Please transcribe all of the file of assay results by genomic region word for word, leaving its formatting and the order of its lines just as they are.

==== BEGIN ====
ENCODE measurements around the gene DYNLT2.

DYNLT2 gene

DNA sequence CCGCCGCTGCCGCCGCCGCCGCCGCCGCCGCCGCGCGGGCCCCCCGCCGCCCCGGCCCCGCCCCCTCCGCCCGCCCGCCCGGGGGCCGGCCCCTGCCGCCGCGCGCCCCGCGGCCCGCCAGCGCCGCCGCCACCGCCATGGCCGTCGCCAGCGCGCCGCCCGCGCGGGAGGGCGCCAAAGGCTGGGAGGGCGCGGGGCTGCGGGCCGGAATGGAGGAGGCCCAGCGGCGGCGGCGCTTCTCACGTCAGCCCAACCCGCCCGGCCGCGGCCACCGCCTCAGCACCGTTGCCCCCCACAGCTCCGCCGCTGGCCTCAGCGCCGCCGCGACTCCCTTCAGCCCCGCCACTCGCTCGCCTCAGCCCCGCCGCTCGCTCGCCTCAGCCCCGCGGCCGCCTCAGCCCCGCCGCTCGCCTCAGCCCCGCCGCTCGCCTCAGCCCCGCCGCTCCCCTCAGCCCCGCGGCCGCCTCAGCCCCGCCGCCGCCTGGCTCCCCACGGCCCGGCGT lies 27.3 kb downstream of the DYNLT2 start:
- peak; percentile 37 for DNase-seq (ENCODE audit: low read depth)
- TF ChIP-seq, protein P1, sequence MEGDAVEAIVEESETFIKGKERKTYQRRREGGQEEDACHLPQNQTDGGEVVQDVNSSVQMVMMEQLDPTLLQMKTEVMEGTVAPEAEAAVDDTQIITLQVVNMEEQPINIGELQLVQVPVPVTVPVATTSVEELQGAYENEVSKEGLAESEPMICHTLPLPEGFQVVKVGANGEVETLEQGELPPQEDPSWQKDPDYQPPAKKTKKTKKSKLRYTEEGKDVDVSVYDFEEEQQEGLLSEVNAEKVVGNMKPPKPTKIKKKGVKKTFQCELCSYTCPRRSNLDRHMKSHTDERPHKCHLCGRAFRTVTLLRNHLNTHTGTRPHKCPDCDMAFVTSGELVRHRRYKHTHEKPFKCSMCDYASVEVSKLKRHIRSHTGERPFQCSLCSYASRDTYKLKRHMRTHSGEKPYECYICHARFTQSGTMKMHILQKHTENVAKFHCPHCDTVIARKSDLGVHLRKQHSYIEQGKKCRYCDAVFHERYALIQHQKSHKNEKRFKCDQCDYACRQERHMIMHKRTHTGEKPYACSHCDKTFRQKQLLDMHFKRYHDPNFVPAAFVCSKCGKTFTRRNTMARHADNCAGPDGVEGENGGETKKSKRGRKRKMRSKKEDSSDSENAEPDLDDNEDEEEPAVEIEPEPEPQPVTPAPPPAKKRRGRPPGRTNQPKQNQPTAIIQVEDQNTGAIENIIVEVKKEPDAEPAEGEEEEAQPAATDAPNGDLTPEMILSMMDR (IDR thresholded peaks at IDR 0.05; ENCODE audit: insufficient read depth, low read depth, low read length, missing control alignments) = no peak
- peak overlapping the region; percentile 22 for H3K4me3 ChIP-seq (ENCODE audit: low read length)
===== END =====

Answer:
ENCODE measurements around the gene DYNLT2.

DYNLT2 gene

DNA sequence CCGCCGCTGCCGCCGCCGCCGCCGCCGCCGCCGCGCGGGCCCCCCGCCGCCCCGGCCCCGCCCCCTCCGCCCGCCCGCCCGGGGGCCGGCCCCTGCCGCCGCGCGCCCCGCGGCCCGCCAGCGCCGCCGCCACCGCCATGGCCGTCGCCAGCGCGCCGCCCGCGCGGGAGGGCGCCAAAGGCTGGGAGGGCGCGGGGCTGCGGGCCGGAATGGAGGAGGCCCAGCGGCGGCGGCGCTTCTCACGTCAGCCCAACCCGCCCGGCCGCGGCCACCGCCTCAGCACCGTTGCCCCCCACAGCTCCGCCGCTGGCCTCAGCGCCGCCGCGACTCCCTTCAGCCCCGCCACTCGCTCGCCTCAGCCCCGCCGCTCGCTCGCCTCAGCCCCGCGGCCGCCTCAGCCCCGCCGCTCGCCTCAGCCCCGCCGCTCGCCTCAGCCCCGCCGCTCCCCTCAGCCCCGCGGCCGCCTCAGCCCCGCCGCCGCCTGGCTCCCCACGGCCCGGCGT lies 27.3 kb downstream of the DYNLT2 start:
- peak; percentile 37 for DNase-seq (ENCODE audit: low read depth)
- TF ChIP-seq, protein P1, sequence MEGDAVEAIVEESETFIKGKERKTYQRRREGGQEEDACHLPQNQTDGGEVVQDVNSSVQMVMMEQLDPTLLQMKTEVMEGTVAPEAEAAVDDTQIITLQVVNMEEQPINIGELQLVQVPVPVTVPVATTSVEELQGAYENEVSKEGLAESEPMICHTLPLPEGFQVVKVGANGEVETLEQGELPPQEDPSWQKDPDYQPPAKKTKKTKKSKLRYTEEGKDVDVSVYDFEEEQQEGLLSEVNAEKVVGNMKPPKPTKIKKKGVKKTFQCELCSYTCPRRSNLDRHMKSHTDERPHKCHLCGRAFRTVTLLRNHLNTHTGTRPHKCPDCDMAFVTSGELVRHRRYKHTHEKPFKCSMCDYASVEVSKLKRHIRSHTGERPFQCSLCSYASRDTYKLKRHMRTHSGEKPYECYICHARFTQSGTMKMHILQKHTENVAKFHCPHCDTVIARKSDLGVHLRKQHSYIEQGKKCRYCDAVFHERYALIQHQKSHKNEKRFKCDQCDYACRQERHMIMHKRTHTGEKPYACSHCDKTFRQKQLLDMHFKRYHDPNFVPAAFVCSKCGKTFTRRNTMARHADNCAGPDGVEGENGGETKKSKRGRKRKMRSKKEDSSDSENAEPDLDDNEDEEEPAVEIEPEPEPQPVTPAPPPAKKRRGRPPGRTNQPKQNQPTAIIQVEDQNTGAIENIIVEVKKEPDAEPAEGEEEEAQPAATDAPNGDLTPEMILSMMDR (IDR thresholded peaks at IDR 0.05; ENCODE audit: insufficient read depth, low read depth, low read length, missing control alignments) = no peak
- peak overlapping the region; percentile 22 for H3K4me3 ChIP-seq (ENCODE audit: low read length)